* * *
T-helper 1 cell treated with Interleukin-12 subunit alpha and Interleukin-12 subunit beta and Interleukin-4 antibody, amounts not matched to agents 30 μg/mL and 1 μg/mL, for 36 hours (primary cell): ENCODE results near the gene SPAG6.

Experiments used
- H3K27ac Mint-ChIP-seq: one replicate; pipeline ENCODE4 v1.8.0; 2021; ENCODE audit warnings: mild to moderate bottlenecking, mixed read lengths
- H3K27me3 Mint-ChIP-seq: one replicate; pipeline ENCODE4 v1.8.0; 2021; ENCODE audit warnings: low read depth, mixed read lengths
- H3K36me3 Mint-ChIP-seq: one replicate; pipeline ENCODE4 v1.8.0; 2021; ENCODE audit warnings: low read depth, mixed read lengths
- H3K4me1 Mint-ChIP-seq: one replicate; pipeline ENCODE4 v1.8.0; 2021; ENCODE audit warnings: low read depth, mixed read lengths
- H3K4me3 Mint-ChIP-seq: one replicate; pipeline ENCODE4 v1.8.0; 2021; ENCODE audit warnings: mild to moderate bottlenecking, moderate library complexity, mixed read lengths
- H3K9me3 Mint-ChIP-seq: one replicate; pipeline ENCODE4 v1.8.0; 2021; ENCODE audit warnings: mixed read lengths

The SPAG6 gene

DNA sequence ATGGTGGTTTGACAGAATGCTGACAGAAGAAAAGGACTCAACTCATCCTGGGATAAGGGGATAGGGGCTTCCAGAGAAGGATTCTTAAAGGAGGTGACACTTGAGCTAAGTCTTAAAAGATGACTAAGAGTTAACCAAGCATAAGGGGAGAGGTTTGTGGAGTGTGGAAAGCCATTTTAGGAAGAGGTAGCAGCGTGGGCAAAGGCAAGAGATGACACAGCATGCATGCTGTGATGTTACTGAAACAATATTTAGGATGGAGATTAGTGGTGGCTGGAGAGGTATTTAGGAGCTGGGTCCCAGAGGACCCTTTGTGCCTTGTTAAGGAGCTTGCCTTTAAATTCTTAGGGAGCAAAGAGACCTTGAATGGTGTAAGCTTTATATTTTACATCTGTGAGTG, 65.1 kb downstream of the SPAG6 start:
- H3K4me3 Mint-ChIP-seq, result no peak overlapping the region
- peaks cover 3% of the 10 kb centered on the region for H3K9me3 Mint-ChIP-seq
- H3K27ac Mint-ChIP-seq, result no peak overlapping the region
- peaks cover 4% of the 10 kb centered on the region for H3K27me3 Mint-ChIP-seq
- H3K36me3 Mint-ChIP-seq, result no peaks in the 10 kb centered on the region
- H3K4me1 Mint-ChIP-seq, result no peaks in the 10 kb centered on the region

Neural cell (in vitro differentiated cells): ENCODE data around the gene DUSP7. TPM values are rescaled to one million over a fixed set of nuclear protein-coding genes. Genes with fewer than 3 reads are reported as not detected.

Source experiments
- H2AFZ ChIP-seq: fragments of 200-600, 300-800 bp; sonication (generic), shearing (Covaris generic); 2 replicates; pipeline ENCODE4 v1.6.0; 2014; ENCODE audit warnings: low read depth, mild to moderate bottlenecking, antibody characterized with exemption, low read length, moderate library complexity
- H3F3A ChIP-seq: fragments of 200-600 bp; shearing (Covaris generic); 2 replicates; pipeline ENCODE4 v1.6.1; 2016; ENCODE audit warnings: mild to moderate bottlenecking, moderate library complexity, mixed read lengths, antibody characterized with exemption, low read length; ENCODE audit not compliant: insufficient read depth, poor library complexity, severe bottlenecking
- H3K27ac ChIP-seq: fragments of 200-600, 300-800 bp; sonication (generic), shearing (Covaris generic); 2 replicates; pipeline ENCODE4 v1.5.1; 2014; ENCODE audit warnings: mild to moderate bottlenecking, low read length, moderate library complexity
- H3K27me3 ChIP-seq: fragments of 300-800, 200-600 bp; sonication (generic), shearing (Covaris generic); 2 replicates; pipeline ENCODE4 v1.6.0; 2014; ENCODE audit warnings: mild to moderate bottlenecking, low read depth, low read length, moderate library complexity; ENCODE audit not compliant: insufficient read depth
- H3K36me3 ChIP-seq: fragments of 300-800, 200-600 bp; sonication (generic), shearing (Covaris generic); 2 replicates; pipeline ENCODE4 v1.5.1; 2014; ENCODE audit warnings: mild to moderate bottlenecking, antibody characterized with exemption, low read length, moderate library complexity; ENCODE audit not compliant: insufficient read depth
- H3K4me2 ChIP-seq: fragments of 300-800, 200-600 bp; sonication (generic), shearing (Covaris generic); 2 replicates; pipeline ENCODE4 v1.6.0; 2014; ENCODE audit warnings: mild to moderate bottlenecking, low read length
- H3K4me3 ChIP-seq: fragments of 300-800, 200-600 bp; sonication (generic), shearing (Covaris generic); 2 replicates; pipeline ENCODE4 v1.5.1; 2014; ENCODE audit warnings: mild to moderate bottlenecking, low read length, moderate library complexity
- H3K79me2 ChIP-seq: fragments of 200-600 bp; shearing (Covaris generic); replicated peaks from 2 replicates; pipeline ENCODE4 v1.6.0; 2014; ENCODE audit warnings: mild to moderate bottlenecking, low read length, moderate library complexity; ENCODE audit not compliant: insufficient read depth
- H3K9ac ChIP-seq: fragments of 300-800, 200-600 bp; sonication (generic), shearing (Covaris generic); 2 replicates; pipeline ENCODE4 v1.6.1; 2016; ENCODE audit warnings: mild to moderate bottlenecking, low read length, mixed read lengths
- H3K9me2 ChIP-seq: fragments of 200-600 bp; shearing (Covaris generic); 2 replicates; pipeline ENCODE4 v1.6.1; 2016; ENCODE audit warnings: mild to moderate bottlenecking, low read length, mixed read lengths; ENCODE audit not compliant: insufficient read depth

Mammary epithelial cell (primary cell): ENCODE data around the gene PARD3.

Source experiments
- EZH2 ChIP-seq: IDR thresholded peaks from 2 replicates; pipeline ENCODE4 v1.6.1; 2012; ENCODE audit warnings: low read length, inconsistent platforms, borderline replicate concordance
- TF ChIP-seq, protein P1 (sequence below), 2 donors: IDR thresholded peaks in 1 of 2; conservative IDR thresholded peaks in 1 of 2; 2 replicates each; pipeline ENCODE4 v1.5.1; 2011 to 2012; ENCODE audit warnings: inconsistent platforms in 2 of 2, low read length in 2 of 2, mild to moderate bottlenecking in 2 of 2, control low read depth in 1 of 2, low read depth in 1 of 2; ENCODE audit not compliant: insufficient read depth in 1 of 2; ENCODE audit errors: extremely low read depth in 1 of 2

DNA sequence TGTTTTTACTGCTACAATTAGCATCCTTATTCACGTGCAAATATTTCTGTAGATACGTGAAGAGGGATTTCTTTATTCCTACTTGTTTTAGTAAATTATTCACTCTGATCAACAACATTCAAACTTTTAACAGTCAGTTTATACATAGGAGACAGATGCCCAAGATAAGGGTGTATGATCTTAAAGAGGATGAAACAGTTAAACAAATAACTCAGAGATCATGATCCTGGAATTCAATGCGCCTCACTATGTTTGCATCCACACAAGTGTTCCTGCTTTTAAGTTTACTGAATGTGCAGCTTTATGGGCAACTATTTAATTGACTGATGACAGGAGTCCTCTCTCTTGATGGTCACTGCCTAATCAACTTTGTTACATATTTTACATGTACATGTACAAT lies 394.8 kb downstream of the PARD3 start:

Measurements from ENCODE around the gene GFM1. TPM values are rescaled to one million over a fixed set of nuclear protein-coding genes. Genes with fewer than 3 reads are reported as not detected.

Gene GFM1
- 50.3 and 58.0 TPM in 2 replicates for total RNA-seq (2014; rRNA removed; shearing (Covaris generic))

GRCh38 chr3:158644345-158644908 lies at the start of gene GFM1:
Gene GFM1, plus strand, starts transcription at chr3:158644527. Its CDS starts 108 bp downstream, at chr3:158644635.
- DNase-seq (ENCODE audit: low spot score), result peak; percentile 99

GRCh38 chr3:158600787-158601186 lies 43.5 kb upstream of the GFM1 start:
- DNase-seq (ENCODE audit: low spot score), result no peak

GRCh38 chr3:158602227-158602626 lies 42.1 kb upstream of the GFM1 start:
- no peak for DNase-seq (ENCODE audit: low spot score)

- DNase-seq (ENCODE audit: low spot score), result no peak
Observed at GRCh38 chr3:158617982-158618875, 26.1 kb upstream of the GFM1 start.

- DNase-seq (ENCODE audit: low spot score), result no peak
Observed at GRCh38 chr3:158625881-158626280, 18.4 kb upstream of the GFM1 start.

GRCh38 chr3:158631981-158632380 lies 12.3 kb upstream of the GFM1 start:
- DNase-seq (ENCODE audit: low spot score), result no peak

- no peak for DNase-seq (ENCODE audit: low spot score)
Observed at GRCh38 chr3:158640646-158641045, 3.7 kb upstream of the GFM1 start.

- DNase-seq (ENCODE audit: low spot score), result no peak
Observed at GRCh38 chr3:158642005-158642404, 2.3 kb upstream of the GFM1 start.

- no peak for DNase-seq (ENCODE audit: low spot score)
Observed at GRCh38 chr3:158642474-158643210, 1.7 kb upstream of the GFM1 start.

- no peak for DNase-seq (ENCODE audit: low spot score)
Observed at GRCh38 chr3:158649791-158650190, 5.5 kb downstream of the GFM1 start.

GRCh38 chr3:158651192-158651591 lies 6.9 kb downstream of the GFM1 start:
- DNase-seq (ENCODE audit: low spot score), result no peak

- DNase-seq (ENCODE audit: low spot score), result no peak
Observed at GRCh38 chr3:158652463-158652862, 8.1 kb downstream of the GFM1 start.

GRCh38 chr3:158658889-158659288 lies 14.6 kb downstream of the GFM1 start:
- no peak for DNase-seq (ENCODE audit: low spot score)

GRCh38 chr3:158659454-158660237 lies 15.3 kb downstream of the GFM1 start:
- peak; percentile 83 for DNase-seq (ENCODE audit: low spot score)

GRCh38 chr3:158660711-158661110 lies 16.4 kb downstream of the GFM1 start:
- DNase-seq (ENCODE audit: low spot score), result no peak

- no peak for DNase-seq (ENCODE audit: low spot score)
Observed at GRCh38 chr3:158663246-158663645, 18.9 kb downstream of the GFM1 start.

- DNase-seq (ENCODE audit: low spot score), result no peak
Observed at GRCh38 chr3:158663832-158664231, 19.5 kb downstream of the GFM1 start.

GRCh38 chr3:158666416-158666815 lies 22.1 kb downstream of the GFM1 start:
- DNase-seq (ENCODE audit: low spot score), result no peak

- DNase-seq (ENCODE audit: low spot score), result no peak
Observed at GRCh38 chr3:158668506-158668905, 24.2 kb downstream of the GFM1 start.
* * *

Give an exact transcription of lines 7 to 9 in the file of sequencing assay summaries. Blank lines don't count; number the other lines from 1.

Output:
- H3K4me3 Mint-ChIP-seq: one replicate; pipeline ENCODE4 v1.8.0; 2021; ENCODE audit warnings: mild to moderate bottlenecking, moderate library complexity, mixed read lengths
- H3K9me3 Mint-ChIP-seq: one replicate; pipeline ENCODE4 v1.8.0; 2021; ENCODE audit warnings: mixed read lengths

The SPAG6 gene